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Chapter 4

Q. 4.4

Determine the force in each member of the Warren truss shown in Fig. 4.19(a) by the method of joints.

Step-by-Step

Verified Solution

Static Determinacy The truss has 13 members and 8 joints and is supported by 3 reactions. Because m + r = 2j and the reactions and the members of the truss are properly arranged, it is statically determinate.

Zero-Force Members It can be seen from Fig. 4.19(a) that at joint G, three members, CG , FG, and GH, are connected, of which FG and GH are collinear and CG is not. Since no external load is applied at joint G, member CG is a zero-force member.

F_{CG} = 0                                              Ans.

From the dimensions of the truss, we find that all inclined members have slopes of 3:4, as shown in Fig. 4.19(a). The free-body diagram of the entire truss is shown in Fig. 4.19(b). As a joint with two or fewer unknowns—which should not be collinear—cannot be found, we calculate the support reactions. (Although joint G has only two unknown forces, F_{FG} and F_{GH}, acting on it, these forces are collinear, so they cannot be determined from the joint equilibrium equation,\sum{F_x}=0.)

Reactions By using proportions,

A_y=24(\frac{3}{4})+30(\frac{1}{2})+12(\frac{1}{4})=36

 

\sum{F_y}=0                      E_y = (24 + 30 + 12) – 36 = 30 k

 

\sum{F_x}=0                     A_x=0

Joint A Focusing our attention on joint A in Fig. 4.19(b), we observe that in order to satisfy \sum{F_y}=0, the vertical component of F_{AF} must push downward into the joint with a magnitude of 36 k to balance the upward reaction of 36 k. The slope of member AF is 3:4, so the magnitude of the horizontal component of F_{AF} is (4=3)(36), or 48 k. Thus, the force in member AF is compressive, with a magnitude of F_{AF}=\sqrt{(48)^2+(36)^2}=60k.

F_{AF} = 60 k (C)                                 Ans.

With the horizontal component of F_{AF} now known, we can see from the figure that in order for \sum{F_x}=0 to be satisfied, F_{AB} must pull to the right with a magnitude of 48 k to balance the horizontal component of F_{AF} of 48 k acting to the left. Therefore, member AB is in tension with a force of 48 k.

F_{AB} = 48 k (T)                                   Ans.

Joint B Next, we consider the equilibrium of joint B. Applying \sum{F_x}=0 , we obtain F_{BC}.

F_{BC} = 48 k (T)                                       Ans.

From \sum{F_y}=0 , we obtain F_{BF}.

F_{BF} = 24 k (T)                                     Ans.

Joint F This joint now has two unknowns, F_{CF} and F_{FG}, so they can be determined by applying the equations of equilibrium as follows. We can see from Fig. 4.19(b) that in order to satisfy \sum{F_y}=0 , the vertical component of F_{CF} must pull downward on joint F with a magnitude of 36 – 24 = 12 k. Using the 3:4 slope of member CF, we obtain the magnitude of the horizontal component as (4/3)(12) = 16 k and the magnitude of F_{CF} itself as 20 k.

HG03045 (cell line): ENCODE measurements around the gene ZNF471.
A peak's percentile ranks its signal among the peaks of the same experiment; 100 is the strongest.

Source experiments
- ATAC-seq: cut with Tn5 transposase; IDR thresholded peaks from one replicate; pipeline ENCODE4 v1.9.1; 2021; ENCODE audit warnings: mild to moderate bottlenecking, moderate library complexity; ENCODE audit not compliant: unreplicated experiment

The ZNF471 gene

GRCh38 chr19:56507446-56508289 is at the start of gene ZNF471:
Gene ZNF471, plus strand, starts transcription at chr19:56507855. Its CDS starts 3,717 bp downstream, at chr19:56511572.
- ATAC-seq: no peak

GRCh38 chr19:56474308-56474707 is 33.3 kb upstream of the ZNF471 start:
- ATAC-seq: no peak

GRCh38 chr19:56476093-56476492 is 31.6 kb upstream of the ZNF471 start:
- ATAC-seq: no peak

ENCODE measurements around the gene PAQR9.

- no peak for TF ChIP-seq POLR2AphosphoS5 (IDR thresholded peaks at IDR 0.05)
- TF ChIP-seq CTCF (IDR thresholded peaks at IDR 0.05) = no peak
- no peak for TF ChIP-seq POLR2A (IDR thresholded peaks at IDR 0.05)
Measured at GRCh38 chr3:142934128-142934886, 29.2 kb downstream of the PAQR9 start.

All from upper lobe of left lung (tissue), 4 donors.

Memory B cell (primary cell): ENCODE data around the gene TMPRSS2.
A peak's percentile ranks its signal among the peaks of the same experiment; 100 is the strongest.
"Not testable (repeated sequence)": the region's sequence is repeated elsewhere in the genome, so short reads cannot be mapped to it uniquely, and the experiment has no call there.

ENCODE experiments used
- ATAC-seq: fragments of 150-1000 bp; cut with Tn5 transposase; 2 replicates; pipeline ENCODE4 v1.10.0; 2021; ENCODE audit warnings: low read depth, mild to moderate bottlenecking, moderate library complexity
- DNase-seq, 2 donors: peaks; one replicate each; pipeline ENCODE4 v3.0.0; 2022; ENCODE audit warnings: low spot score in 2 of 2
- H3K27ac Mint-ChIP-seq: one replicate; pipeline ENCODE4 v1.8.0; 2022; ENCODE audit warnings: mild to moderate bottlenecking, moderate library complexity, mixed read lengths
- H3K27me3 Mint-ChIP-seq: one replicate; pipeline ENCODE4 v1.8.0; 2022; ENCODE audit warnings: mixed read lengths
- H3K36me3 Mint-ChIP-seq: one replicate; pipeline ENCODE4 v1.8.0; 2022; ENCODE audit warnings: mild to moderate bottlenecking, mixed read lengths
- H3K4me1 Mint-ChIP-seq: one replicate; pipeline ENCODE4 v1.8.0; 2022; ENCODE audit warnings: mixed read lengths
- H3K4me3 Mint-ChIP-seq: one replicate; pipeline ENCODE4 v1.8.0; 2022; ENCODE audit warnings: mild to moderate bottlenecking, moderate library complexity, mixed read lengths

F_{CF} = 20 k (T)                           Ans.

Considering the equilibrium of joint F in the horizontal direction (\sum{F_x} = 0), it should be obvious from Fig. 4.19(b) that F_{FG} must push to the left on the joint with a magnitude of 48 + 16 = 64 k.

F_{FG} = 64 k (C)                           Ans.

Joint G Similarly, by applying \sum{F_x}=0 , we obtain F_{GH}.

F_{GH} = 64 k (C)                        Ans.

Note that the second equilibrium equation, \sum{F_y}=0, at this joint has already been utilized in the identification of member CG as a zero-force member.

Joint C By considering equilibrium in the vertical direction, \sum{F_y}=0 , we observe (from Fig. 4.19(b)) that member CH should be in tension and that the magnitude of the vertical component of its force must be equal to 30 – 12 = 18 k. Therefore, the magnitudes of the horizontal component of F_{CH} and of F_{CH} itself are 24 k and 30 k, respectively, as shown in Fig. 4.19(b).

F_{CH} = 30 k (T)                          Ans.

By considering equilibrium in the horizontal direction, \sum{F_x}=0, we observe that member CD must be in tension and that the magnitude of its force should be equal to 48 + 16 – 24 = 40 k.

F_{CD} = 40 k (T)                            Ans.

Joint D By applying \sum{F_x}=0, we obtain F_{DE}.

F_{DE} = 40 k (T)                           Ans.

From \sum{F_y}=0 , we determine F_{DH}.

F_{DH} = 12 k (T)                             Ans.

Joint E Considering the vertical components of all the forces acting at joint E, we find that in order to satisfy \sum{F_y}=0 , the vertical component of F_{EH} must push downward into joint E with a magnitude of 30 k to balance the upward reaction E_y = 30 k. The magnitude of the horizontal component of F_{EH} is equal to (4/3)(30), or 40 k. Thus, F_{EH} is a compressive force with a magnitude of 50 k.

F_{EH} = 50 k (C)                       Ans.

Checking Computations To check our computations, we apply the following remaining joint equilibrium equations (see Fig. 4.19(b)). At joint E,

+\longrightarrow \sum{F_x} = -40 + 40 = 0               Checks

At joint H,

+\longrightarrow  \sum{F_x} = 64 – 24 – 40 = 0               Checks

+\uparrow \sum{F_y} = -18 – 12 + 30 = 0                     Checks